Pasture has the potential to provide
1. The horses nutrition
2. A Safe exercise area
Potentials rarely achieved, often neglected
All information given here is believed to be correct but the author cannot be responsible for any consequences of it's use.
by Denis Lindsell
Site Cookie Information
The horse requires a supply of water at all times. The amount consumed is said to be anywhere
between 5 and 50 litres per day depending on the weather conditions and the moisture content of the food.
If the horse is eating lush grass (which is about 80% water) then the requirement will be at the lower end of the scale. If the consumption is at the higher end of the scale, one horse would require over one third of a tonne of water per week (a lot of bucket- fulls). A piped water supply is therefore normally required.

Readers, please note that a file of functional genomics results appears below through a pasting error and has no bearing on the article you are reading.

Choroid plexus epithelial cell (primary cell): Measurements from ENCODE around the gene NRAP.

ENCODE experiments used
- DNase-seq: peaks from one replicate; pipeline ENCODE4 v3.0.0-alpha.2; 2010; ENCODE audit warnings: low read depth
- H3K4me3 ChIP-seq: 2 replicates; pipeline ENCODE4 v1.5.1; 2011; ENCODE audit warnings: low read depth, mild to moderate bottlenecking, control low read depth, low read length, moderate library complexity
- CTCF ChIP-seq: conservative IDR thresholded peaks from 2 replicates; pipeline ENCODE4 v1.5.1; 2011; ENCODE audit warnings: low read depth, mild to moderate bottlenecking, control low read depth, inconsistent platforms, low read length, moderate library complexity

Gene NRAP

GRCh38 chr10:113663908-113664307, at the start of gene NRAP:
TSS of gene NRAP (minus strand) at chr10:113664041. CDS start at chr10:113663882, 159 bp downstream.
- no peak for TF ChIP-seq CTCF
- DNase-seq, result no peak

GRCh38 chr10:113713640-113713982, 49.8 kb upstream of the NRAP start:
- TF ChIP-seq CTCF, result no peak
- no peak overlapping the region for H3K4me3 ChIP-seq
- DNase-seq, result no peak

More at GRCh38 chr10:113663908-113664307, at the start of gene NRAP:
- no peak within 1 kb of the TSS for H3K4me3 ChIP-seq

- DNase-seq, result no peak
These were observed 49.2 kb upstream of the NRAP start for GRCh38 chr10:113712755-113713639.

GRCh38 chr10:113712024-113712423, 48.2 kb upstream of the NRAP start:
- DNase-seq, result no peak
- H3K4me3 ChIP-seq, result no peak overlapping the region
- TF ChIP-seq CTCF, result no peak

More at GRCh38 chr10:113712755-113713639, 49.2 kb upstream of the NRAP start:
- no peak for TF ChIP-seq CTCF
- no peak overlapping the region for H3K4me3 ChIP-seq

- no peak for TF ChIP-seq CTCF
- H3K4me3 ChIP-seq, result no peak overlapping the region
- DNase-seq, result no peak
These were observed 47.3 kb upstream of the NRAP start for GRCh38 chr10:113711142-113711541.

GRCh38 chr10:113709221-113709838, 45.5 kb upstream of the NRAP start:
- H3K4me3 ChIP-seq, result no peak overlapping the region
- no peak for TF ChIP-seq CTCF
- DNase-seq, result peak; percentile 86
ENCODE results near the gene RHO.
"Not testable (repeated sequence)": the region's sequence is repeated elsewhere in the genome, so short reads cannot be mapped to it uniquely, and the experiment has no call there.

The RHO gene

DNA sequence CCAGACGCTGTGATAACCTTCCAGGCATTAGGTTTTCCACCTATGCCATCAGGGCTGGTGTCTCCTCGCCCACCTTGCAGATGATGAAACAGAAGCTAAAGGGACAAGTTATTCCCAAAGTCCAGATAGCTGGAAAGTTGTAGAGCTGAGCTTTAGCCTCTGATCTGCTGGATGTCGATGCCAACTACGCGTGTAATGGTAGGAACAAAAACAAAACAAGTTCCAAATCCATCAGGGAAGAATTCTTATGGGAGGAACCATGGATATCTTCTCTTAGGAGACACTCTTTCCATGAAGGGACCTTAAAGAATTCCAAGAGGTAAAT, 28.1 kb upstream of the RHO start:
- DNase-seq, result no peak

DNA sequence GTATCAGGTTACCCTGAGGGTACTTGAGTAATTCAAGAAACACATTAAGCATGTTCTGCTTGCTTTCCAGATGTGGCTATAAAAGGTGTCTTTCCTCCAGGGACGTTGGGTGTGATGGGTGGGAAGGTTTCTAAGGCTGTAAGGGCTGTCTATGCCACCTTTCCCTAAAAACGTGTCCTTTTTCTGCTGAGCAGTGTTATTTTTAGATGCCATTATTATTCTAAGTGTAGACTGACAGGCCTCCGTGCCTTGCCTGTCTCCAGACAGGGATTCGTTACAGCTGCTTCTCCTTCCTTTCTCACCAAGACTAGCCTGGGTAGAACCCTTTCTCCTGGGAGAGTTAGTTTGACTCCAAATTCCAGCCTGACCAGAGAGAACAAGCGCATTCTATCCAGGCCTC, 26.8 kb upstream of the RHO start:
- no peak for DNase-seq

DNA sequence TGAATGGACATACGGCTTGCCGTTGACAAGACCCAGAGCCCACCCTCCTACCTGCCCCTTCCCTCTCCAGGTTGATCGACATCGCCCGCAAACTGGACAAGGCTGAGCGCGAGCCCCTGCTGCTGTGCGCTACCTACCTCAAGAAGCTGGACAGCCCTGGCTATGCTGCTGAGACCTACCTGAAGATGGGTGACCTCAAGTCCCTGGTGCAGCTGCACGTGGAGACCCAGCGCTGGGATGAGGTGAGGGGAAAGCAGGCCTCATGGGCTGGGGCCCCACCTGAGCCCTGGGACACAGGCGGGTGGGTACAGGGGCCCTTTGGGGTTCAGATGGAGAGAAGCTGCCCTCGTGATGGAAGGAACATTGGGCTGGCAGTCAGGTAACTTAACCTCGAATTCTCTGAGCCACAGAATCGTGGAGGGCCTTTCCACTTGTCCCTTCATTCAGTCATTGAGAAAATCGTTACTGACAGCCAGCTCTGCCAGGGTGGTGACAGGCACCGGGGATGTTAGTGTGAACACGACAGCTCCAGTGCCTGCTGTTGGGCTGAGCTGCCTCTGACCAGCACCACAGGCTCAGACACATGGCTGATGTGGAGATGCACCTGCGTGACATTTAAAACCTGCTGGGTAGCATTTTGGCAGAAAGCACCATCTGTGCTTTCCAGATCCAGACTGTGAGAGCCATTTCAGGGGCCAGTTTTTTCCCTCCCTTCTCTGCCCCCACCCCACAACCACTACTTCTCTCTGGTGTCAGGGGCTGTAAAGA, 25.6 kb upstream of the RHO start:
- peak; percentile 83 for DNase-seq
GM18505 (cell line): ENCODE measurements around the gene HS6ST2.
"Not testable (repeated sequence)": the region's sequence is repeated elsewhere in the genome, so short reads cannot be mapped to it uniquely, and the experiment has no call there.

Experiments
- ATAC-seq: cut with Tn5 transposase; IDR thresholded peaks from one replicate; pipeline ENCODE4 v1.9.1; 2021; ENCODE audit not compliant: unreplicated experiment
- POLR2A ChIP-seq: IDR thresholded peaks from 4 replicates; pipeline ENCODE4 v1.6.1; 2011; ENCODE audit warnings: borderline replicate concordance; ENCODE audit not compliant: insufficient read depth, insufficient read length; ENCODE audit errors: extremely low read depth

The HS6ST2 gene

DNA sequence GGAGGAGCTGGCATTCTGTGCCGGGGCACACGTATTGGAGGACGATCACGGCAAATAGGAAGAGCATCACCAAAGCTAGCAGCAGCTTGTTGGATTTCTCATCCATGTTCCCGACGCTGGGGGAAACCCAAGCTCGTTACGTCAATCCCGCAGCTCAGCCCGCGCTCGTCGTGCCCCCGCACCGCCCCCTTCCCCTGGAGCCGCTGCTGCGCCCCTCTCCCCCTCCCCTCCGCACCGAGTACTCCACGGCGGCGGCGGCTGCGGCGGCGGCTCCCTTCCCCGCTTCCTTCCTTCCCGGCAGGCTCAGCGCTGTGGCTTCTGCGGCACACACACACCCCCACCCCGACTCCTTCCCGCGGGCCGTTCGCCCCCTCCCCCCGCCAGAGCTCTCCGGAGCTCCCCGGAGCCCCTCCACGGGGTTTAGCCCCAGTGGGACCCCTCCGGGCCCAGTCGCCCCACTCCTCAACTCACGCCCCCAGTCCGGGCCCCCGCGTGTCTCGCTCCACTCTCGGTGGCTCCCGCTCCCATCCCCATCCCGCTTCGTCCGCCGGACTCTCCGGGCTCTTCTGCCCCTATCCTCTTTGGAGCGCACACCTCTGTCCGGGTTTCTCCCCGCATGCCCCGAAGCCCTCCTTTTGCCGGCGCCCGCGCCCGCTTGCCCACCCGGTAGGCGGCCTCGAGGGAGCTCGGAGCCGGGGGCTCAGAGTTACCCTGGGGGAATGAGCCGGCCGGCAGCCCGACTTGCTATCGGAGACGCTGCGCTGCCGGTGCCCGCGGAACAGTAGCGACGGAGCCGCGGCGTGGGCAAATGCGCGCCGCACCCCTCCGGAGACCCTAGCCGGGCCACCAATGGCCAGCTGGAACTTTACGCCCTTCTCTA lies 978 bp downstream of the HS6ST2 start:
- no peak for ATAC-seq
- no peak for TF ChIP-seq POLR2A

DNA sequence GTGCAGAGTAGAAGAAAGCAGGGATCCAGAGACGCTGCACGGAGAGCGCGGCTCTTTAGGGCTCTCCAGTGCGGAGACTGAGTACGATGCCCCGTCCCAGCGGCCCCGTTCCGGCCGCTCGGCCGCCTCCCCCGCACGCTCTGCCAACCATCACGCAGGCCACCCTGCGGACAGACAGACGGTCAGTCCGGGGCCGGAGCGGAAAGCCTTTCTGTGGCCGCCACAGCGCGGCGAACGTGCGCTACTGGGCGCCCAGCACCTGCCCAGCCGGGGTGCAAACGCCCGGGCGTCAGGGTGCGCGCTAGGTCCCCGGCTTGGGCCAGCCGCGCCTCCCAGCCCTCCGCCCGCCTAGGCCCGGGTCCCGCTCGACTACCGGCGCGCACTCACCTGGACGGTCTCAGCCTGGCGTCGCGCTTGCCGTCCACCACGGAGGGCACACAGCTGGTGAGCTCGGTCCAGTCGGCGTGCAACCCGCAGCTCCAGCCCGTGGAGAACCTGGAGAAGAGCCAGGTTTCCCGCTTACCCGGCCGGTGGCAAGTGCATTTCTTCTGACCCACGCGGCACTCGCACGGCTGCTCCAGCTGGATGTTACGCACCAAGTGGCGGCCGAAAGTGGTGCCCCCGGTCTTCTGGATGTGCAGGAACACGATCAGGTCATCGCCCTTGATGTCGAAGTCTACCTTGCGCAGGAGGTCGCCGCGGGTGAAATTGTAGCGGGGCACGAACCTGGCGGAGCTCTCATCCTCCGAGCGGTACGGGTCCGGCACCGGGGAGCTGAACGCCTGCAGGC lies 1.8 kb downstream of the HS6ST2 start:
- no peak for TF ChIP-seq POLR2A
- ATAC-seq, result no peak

It will be necessary to have a trough, large enough to hold the water required by the horses from one check to the next (in-case the supply fails), and filled automatically by a ball valve that is protected from damage by horses. It may be acceptable to have a trough that is filled regularly from a tap, as long as a continuous supply is ensured. In-fact this system may have some benefits from allowing you to monitor water consumption, which can some times warn of changes in an animal's health.
The trough should be purpose made of galvanised iron or concrete and sited where horses will have easy access and not cause excessive poaching. Old baths should not be used unless they can be 'boxed in' so that horses cannot injure themselves on sharp edges, and the taps removed.
A natural stream may be used as a water supply if-